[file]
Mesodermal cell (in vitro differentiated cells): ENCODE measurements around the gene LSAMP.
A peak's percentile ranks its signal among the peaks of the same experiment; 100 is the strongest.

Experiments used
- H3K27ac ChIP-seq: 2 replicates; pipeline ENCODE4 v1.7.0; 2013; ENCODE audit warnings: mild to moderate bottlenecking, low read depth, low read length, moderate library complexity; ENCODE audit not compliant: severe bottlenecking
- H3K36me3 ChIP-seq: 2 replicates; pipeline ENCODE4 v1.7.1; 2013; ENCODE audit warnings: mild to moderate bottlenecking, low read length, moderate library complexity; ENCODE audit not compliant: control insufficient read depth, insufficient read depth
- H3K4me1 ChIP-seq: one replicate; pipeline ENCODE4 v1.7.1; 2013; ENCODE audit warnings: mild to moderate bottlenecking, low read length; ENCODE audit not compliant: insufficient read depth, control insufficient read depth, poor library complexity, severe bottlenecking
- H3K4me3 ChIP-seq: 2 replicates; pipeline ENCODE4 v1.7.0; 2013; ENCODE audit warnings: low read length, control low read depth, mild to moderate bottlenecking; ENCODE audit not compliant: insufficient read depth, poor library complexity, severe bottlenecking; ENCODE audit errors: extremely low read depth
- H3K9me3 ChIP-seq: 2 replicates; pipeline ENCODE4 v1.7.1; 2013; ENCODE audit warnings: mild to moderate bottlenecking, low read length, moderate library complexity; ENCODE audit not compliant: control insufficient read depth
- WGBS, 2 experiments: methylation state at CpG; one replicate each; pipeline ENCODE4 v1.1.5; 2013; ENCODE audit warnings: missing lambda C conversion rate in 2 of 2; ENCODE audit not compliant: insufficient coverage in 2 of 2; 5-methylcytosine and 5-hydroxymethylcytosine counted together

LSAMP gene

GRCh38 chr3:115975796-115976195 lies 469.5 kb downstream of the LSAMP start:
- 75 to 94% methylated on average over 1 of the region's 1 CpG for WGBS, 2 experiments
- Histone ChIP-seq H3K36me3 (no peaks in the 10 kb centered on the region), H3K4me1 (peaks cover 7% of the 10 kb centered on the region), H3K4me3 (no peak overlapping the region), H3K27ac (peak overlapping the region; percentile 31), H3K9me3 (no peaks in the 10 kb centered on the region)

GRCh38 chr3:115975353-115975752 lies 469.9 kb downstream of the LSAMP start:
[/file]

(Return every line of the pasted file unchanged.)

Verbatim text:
Mesodermal cell (in vitro differentiated cells): ENCODE measurements around the gene LSAMP.
A peak's percentile ranks its signal among the peaks of the same experiment; 100 is the strongest.

Experiments used
- H3K27ac ChIP-seq: 2 replicates; pipeline ENCODE4 v1.7.0; 2013; ENCODE audit warnings: mild to moderate bottlenecking, low read depth, low read length, moderate library complexity; ENCODE audit not compliant: severe bottlenecking
- H3K36me3 ChIP-seq: 2 replicates; pipeline ENCODE4 v1.7.1; 2013; ENCODE audit warnings: mild to moderate bottlenecking, low read length, moderate library complexity; ENCODE audit not compliant: control insufficient read depth, insufficient read depth
- H3K4me1 ChIP-seq: one replicate; pipeline ENCODE4 v1.7.1; 2013; ENCODE audit warnings: mild to moderate bottlenecking, low read length; ENCODE audit not compliant: insufficient read depth, control insufficient read depth, poor library complexity, severe bottlenecking
- H3K4me3 ChIP-seq: 2 replicates; pipeline ENCODE4 v1.7.0; 2013; ENCODE audit warnings: low read length, control low read depth, mild to moderate bottlenecking; ENCODE audit not compliant: insufficient read depth, poor library complexity, severe bottlenecking; ENCODE audit errors: extremely low read depth
- H3K9me3 ChIP-seq: 2 replicates; pipeline ENCODE4 v1.7.1; 2013; ENCODE audit warnings: mild to moderate bottlenecking, low read length, moderate library complexity; ENCODE audit not compliant: control insufficient read depth
- WGBS, 2 experiments: methylation state at CpG; one replicate each; pipeline ENCODE4 v1.1.5; 2013; ENCODE audit warnings: missing lambda C conversion rate in 2 of 2; ENCODE audit not compliant: insufficient coverage in 2 of 2; 5-methylcytosine and 5-hydroxymethylcytosine counted together

LSAMP gene

GRCh38 chr3:115975796-115976195 lies 469.5 kb downstream of the LSAMP start:
- 75 to 94% methylated on average over 1 of the region's 1 CpG for WGBS, 2 experiments
- Histone ChIP-seq H3K36me3 (no peaks in the 10 kb centered on the region), H3K4me1 (peaks cover 7% of the 10 kb centered on the region), H3K4me3 (no peak overlapping the region), H3K27ac (peak overlapping the region; percentile 31), H3K9me3 (no peaks in the 10 kb centered on the region)

GRCh38 chr3:115975353-115975752 lies 469.9 kb downstream of the LSAMP start: